The industry’s go-to NO booster, citrulline, is starting to show its age. Lately we’ve been asking, what will be the next citrulline? Based on the results we’ve seen here, it could very well be ViNitrox. Of course, it’ll take significantly more human research than just one study to establish ViNitrox’s bona fides.

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About the Author: PricePlow Staff

PricePlow Staff

PricePlow is a team of supplement industry veterans that include medical students, competitve strength athletes, and scientific researchers who all became involved with dieting and supplements out of personal need.

The team's collective experiences and research target athletic performance and body composition goals, relying on low-toxicity meat-based diets.

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References

  1. Bescós, Raúl et al. “The effect of nitric-oxide-related supplements on human performance.” Sports medicine (Auckland, N.Z.) vol. 42,2 (2012): 99-117. doi:10.2165/11596860-000000000-00000 https://dx.doi.org/10.2165/11596860-000000000-00000
  2. Naseem, Khalid M. “The role of nitric oxide in cardiovascular diseases.” Molecular aspects of medicine vol. 26,1-2 (2005): 33-65. doi:10.1016/j.mam.2004.09.003 https://linkinghub.elsevier.com/retrieve/pii/S0098-2997(04)00075-5
  3. Freedman, J E et al. “Select flavonoids and whole juice from purple grapes inhibit platelet function and enhance nitric oxide release.” Circulation vol. 103,23 (2001): 2792-8. doi:10.1161/01.cir.103.23.2792; https://www.ahajournals.org/doi/10.1161/01.cir.103.23.2792
  4. Li, Shao-Hua et al. “The acute effects of grape polyphenols supplementation on endothelial function in adults: meta-analyses of controlled trials.” PloS one vol. 8,7 e69818. 24 Jul. 2013, doi:10.1371/journal.pone.0069818 https://www.ncbi.nlm.nih.gov/pmc/articles/PMC3722169/
  5. Gonzalez, Adam M et al. “Supplementation with Nitric Oxide Precursors for Strength Performance: A Review of the Current Literature.” Nutrients vol. 15,3 660. 28 Jan. 2023, doi:10.3390/nu15030660 https://www.ncbi.nlm.nih.gov/pmc/articles/PMC9921013/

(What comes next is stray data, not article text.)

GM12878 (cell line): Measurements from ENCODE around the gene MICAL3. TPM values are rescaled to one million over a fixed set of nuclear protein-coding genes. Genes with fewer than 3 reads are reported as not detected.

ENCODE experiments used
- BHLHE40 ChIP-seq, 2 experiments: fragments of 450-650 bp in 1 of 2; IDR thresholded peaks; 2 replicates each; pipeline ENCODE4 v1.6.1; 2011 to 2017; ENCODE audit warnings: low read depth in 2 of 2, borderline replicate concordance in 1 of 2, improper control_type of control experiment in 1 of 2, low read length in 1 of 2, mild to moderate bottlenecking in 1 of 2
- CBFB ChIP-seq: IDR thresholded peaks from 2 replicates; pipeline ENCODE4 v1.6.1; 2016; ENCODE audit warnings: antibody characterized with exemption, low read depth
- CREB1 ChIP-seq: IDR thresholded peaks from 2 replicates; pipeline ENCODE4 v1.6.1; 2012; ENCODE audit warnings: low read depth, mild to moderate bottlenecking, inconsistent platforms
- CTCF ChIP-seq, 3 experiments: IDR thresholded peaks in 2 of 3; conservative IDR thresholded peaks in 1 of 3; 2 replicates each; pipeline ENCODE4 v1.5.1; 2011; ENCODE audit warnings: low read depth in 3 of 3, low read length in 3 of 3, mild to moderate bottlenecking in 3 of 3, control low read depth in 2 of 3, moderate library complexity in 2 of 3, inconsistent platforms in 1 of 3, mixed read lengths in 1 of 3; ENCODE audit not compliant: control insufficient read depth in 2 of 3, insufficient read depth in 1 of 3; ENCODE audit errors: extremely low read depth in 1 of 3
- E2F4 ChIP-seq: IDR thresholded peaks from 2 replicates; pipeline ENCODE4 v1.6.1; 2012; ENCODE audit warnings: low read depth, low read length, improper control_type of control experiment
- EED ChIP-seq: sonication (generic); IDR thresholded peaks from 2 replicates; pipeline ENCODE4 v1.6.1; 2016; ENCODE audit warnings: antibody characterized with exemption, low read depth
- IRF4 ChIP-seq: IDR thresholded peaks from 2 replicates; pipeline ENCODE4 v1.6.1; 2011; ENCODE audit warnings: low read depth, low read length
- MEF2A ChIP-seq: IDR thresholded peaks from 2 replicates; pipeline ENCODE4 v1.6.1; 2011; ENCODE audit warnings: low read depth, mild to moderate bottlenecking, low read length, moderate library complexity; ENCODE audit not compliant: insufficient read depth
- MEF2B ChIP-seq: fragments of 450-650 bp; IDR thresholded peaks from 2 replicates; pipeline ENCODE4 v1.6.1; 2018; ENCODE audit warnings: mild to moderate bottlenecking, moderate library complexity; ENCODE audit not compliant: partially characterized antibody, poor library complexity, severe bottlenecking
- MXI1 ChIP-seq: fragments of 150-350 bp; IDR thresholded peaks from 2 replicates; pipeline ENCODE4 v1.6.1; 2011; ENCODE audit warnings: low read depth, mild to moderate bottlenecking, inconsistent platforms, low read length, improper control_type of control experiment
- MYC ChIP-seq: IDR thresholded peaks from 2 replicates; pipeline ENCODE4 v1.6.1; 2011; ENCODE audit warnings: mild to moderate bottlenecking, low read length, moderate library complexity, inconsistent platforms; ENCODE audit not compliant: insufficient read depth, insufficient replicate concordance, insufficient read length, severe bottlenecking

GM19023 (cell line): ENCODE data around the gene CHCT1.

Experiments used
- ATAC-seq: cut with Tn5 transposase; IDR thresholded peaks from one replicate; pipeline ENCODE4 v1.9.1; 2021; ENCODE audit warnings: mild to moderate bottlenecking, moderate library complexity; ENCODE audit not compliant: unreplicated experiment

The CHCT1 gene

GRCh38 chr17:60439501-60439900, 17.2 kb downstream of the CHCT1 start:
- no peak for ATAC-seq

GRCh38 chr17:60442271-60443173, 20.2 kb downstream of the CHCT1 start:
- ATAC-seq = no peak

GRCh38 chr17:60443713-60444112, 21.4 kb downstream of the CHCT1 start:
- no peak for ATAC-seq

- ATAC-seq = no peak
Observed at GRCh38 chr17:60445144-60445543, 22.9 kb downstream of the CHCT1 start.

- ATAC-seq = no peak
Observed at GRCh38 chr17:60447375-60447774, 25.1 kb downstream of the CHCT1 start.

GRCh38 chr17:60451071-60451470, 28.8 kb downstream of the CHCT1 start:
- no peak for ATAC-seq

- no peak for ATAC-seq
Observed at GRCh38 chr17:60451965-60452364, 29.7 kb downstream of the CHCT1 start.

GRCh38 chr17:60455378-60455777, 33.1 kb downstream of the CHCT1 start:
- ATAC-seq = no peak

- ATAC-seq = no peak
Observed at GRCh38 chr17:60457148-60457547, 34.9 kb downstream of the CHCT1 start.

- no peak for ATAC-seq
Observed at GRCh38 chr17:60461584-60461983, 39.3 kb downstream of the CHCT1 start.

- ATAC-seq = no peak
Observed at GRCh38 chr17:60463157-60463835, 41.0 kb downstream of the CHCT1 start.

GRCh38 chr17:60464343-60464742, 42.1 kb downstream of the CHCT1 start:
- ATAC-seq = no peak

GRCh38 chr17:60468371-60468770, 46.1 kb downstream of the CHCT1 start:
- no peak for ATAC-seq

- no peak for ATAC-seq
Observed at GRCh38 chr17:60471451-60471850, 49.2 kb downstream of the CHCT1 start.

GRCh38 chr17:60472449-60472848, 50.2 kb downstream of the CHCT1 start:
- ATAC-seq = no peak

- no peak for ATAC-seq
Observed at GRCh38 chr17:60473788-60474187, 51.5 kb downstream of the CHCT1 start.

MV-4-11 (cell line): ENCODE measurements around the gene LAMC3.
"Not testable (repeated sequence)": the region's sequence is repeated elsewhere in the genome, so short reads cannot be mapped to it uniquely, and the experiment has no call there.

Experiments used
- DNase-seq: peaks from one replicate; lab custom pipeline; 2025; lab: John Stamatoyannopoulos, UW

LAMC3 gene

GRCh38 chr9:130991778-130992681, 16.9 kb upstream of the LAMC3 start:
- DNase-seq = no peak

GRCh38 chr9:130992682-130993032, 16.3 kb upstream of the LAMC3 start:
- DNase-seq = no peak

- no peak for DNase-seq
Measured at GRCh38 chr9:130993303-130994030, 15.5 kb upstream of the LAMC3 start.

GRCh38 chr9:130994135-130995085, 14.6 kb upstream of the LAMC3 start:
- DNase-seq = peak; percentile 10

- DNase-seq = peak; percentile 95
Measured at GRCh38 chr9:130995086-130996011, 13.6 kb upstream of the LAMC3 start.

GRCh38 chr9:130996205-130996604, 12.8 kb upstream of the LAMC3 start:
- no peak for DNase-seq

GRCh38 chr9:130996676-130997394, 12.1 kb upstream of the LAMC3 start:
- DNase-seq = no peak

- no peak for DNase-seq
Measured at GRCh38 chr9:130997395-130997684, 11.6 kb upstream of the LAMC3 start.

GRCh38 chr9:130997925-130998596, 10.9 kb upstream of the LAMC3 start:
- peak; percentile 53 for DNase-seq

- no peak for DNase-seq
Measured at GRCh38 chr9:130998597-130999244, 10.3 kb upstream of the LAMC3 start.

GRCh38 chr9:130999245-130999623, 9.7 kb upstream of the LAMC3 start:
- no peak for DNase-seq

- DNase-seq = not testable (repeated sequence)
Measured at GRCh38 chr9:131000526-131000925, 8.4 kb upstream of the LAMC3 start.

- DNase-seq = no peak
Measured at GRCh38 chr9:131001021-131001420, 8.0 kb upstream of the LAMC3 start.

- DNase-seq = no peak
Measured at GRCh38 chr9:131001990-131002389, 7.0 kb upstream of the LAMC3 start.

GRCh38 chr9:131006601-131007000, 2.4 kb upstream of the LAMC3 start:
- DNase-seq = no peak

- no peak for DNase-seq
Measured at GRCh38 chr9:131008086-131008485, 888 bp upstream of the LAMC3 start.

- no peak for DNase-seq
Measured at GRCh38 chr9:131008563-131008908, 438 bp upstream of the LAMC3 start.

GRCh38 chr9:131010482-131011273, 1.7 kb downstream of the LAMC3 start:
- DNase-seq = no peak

6. Peri, Laura et al. “Apples increase nitric oxide production by human saliva at the acidic pH of the stomach: a new biological function for polyphenols with a catechol group?.” Free radical biology & medicine vol. 39,5 (2005): 668-81. doi:10.1016/j.freeradbiomed.2005.04.021 https://linkinghub.elsevier.com/retrieve/pii/S0891-5849(05)00229-7
  7. Guix, F X et al. “The physiology and pathophysiology of nitric oxide in the brain.” Progress in neurobiology vol. 76,2 (2005): 126-52. doi:10.1016/j.pneurobio.2005.06.001 https://linkinghub.elsevier.com/retrieve/pii/S0301-0082(05)00064-X
  8. Mikhailenko, V M et al. “Nitric oxide coordinates development of genomic instability in realization of combined effect with ionizing radiation.” Experimental oncology vol. 35,1 (2013): 58-64. https://www.researchgate.net/publication/235988248_Nitric_oxide_coordinates_development_of_genomic_instability_in_realization_of_combined_effect_with_ionizing_radiation
  9. Lubos, Edith et al. “Role of oxidative stress and nitric oxide in atherothrombosis.” Frontiers in bioscience : a journal and virtual library vol. 13 5323-44. 1 May. 2008, doi:10.2741/3084 https://www.ncbi.nlm.nih.gov/pmc/articles/PMC2617738/
  10. Kelm, M. “Nitric oxide metabolism and breakdown.” Biochimica et biophysica acta vol. 1411,2-3 (1999): 273-89. doi:10.1016/s0005-2728(99)00020-1 https://linkinghub.elsevier.com/retrieve/pii/S0005-2728(99)00020-1
  11. Ji, Jin et al. “Antioxidant and Anti-Diabetic Functions of a Polyphenol-Rich Sugarcane Extract.” Journal of the American College of Nutrition vol. 38,8 (2019): 670-680. doi:10.1080/07315724.2019.1587323; https://www.tandfonline.com/doi/abs/10.1080/07315724.2019.1587323
  12. Deley, Gaëlle et al. “An Acute Dose of Specific Grape and Apple Polyphenols Improves Endurance Performance: A Randomized, Crossover, Double-Blind versus Placebo Controlled Study.” Nutrients vol. 9,8 917. 22 Aug. 2017, doi:10.3390/nu9080917 https://www.ncbi.nlm.nih.gov/pmc/articles/PMC5579710/
  13. Chad, K E, and H A Wenger. “The effect of exercise duration on the exercise and post-exercise oxygen consumption.” Canadian journal of sport sciences = Journal canadien des sciences du sport vol. 13,4 (1988): 204-7. https://www.ncbi.nlm.nih.gov/pmc/articles/PMC9921013/